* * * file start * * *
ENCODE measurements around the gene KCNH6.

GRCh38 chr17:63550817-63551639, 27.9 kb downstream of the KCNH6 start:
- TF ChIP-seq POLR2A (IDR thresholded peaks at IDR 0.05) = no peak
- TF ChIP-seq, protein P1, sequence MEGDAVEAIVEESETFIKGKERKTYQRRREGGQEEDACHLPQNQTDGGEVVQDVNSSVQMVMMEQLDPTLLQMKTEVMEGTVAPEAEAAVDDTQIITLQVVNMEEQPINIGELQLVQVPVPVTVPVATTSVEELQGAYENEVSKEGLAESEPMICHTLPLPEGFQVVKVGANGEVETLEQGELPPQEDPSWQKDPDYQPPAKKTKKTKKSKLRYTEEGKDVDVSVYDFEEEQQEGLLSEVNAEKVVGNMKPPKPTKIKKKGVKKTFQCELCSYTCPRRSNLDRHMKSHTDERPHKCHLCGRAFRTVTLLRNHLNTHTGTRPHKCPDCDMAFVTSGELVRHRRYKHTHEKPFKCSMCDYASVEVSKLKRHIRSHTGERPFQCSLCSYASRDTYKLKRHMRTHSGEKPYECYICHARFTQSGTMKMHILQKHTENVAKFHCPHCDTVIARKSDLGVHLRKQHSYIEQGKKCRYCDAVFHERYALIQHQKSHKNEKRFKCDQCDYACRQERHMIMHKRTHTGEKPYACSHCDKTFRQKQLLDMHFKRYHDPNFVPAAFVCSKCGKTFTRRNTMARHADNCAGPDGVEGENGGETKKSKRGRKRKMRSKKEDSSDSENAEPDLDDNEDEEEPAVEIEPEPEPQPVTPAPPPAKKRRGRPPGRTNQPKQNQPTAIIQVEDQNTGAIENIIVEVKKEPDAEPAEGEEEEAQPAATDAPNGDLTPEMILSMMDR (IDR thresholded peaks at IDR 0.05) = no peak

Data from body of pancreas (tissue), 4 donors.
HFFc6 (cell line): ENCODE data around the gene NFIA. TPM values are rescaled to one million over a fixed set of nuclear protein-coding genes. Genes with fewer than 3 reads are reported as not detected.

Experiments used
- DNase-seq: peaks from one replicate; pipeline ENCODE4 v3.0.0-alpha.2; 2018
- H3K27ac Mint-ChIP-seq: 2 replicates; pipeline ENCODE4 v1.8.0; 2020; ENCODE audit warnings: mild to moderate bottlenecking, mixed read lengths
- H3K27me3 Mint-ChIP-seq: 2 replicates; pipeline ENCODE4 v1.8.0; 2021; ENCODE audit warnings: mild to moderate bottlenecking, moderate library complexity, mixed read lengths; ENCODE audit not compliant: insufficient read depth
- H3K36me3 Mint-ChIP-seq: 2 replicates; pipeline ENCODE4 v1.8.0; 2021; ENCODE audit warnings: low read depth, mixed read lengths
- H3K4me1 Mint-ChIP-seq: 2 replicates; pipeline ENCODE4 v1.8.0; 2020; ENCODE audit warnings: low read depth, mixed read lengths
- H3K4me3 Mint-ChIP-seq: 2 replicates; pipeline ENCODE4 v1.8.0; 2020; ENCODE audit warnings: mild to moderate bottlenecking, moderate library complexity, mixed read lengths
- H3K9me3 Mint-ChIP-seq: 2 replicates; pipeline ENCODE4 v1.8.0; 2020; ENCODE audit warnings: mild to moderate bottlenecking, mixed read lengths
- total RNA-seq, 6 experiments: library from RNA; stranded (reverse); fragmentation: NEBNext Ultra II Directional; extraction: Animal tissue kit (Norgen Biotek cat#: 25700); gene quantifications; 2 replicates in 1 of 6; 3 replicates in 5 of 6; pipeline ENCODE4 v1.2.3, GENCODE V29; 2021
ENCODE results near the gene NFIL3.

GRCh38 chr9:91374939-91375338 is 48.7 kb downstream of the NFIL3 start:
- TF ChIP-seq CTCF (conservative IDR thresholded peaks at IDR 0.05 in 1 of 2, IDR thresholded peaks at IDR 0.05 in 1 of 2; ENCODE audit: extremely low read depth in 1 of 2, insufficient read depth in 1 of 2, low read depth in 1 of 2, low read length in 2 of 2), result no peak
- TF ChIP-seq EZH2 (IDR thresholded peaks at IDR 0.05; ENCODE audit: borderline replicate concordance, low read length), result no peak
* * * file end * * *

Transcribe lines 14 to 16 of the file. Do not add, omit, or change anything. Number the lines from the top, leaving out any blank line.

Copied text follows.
- H3K9me3 Mint-ChIP-seq: 2 replicates; pipeline ENCODE4 v1.8.0; 2020; ENCODE audit warnings: mild to moderate bottlenecking, mixed read lengths
- total RNA-seq, 6 experiments: library from RNA; stranded (reverse); fragmentation: NEBNext Ultra II Directional; extraction: Animal tissue kit (Norgen Biotek cat#: 25700); gene quantifications; 2 replicates in 1 of 6; 3 replicates in 5 of 6; pipeline ENCODE4 v1.2.3, GENCODE V29; 2021
ENCODE results near the gene NFIL3.